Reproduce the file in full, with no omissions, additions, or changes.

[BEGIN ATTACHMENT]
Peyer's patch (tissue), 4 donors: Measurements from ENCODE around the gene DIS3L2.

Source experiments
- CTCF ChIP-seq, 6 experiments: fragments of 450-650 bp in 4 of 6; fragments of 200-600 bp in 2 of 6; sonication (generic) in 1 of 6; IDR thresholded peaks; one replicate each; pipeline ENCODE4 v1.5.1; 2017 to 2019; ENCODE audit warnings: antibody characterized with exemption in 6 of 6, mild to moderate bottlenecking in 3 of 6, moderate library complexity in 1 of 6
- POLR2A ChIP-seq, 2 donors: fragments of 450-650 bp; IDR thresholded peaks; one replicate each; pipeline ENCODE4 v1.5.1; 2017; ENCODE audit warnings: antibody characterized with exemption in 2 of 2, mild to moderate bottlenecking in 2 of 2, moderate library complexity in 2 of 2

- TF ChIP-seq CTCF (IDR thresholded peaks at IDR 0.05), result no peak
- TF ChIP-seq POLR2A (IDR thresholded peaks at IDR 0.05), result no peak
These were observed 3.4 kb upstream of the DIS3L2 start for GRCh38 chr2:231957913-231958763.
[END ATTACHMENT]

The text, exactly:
Peyer's patch (tissue), 4 donors: Measurements from ENCODE around the gene DIS3L2.

Source experiments
- CTCF ChIP-seq, 6 experiments: fragments of 450-650 bp in 4 of 6; fragments of 200-600 bp in 2 of 6; sonication (generic) in 1 of 6; IDR thresholded peaks; one replicate each; pipeline ENCODE4 v1.5.1; 2017 to 2019; ENCODE audit warnings: antibody characterized with exemption in 6 of 6, mild to moderate bottlenecking in 3 of 6, moderate library complexity in 1 of 6
- POLR2A ChIP-seq, 2 donors: fragments of 450-650 bp; IDR thresholded peaks; one replicate each; pipeline ENCODE4 v1.5.1; 2017; ENCODE audit warnings: antibody characterized with exemption in 2 of 2, mild to moderate bottlenecking in 2 of 2, moderate library complexity in 2 of 2

- TF ChIP-seq CTCF (IDR thresholded peaks at IDR 0.05), result no peak
- TF ChIP-seq POLR2A (IDR thresholded peaks at IDR 0.05), result no peak
These were observed 3.4 kb upstream of the DIS3L2 start for GRCh38 chr2:231957913-231958763.